Set against the backdrop of post-World War II Germany, The Runner
is the story of Devlin Judge, an ex-New York City detective turned lawyer on the hunt for Nazi SS soldier Erich Seyss, recently escaped from an American POW camp. Seyss, a former Olympic track star known as "The White Lion," is responsible for myriad heinous war crimes, including the murder of a platoon of unarmed American prisoners--one of whom was Judge's own brother. Initially a member of the International Legal Tribunal, set to try former Nazis for crimes against humanity, Judge begs for the opportunity to track Seyss down. With only a week in which to do so, his hunt for the cold-blooded killer leads Judge to a race not only for his own life but for the future of Europe itself. Judge is pursuing a killer, but he is also chasing the ghosts of guilt, having decided not to enlist in the hopes of advancing his legal career: "Erich Seyss was his confession and his penance, his expiation and absolution, all tucked into a black-and-silver uniform with a death's-head embroidered on its collar and his brother's blood on its cuff."
The Runner lacks the crackling tension of Numbered Account, Christopher Reich's first novel. Even the moments of crucial conflict, or of bloody disaster, seem wan and pallid. The novel is, paradoxically, handicapped by Reich's respect for historical detail: his interest in presenting the grim realities of postwar existence leads him into extensive descriptions of place and time that fail to merge with the story he spins. These "set pieces" stand awkwardly apart, like dour history professors coaxed into supervising the machinations of rambunctious students. Reich's general fidelity to detail also means that the moments in which he temporarily throws accuracy to the wind are painfully apparent: how on earth would Judge, a well-fed and well-dressed American, manage to look as if he belonged in a German work-group detail? And when would any three-star general ever tolerate the gum-cracking insouciance of Judge's driver Darren Honey, a sergeant with no regard for military hierarchy? Oddly enough, the authorial liberties Reich takes with General George Patton, saddling him with a megalomaniac's hatred of the Russians and a schemer's plot to redraw the boundaries of postwar Europe, are largely successful and add a welcome note of barely contained evil.
The Runner works best as a moving meditation on personal and social disjunction: Judge, Seyss, Patton, and the rest are desperately engaged in deciphering the proper place for prewar rules in the postwar chaos--and in confronting the uneasy suspicion that perhaps, after all, there is no place for them or for their beliefs. Judge must move past his easy assumption that the Allied victory was not "just a symbol of superior might but of superior morality": "Overnight, he'd become the hunted, not the hunter.... At some point during the last twenty-four hours, he'd crossed over an interior median into unknown waters. He'd abandoned the rigid structure of his previous life, renounced his worship of authority, and forsworn his devotion to rules and regulation. He'd tossed Hoyle to the wind, and he didn't care." --Kelly Flynn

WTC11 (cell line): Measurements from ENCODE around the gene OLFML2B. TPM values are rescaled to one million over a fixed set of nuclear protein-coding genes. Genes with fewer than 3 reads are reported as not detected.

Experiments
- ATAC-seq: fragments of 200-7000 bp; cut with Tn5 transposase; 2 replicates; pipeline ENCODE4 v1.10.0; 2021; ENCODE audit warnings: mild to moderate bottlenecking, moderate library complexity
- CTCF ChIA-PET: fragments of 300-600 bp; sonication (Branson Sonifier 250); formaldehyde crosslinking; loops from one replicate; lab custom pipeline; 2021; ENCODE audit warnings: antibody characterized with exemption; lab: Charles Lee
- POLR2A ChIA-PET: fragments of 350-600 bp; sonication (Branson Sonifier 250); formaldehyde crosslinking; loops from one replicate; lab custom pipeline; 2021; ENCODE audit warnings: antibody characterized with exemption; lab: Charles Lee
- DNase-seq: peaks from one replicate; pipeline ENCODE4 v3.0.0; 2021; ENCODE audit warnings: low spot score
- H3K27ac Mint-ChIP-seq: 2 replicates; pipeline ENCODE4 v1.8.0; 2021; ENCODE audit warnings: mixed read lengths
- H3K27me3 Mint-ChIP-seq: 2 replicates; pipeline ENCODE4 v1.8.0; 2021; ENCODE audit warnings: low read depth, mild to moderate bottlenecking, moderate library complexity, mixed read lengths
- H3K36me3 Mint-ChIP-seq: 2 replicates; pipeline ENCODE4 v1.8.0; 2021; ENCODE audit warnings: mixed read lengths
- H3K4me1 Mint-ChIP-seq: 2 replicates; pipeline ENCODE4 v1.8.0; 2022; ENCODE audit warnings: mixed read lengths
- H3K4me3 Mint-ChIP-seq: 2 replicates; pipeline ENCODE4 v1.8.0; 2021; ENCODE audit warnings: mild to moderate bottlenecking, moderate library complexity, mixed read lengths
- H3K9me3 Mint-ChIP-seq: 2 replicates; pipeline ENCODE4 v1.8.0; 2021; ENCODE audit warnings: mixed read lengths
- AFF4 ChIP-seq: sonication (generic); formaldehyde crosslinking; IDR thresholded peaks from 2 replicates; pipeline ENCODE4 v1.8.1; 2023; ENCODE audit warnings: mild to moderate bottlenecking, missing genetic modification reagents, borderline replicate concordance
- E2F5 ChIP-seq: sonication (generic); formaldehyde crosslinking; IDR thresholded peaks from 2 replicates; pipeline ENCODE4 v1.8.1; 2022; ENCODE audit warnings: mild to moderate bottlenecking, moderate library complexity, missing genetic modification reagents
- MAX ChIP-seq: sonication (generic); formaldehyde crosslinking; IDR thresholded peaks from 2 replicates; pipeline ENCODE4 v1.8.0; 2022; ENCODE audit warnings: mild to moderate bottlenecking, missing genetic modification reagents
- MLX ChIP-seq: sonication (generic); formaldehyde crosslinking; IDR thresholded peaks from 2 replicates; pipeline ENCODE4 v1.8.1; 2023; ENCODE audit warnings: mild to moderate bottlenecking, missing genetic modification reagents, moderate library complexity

From Publishers Weekly
Reich's first novel, Numbered Account, did remarkably well for a debut. Unfortunately, Reich has hit upon a stale notion for his follow-up, and although the book moves along smartly, it feels mechanical in both plot and characters. Set in Germany just after the WWII surrender, it stars ace Nazi Olympic runner Erich Seyss, who as an SS man has performed untold atrocities--including the murder, in a massacre of unarmed American soldiers, of hero Devlin Judge's brother. That motivates Judge, a lawyer who is supposed to be prosecuting G?ring at the War Crimes Tribunal, to drop everything and set off in hot pursuit of Seyss when he escapes from a POW camp. Seyss is no ordinary escapee, but is being groomed by a band of German arms industrialists who want to revive their shattered country by turning the Americans against the Russians. How better to do it than by having an apparent Russian assassinate Churchill, Truman and possibly Eisenhower as well at Potsdam? Seyss throws himself into the role with vigor, energy and an amazing number of hairbreadth escapes. Meanwhile, Judge's pursuit is hampered by devious OSS operatives who want just what the Nazis want, for their own reasons; even General George Patton is involved, with apparent tacit support from Field Marshal Montgomery. Seyss's beautiful former lover, Ingrid, further complicates matters. The only remotely believable part of all this is the despairing postwar atmosphere of Germany in smoking ruins, which Reich brings to life with many sharply observant touches. But there's more to bestsellerdom than swift action and a long man-on-man chase against the clock, and most of The Runner is likely to strike fans of Ludlum and Forsyth as overly familiar. Agent, Richard Pine. (Mar.)
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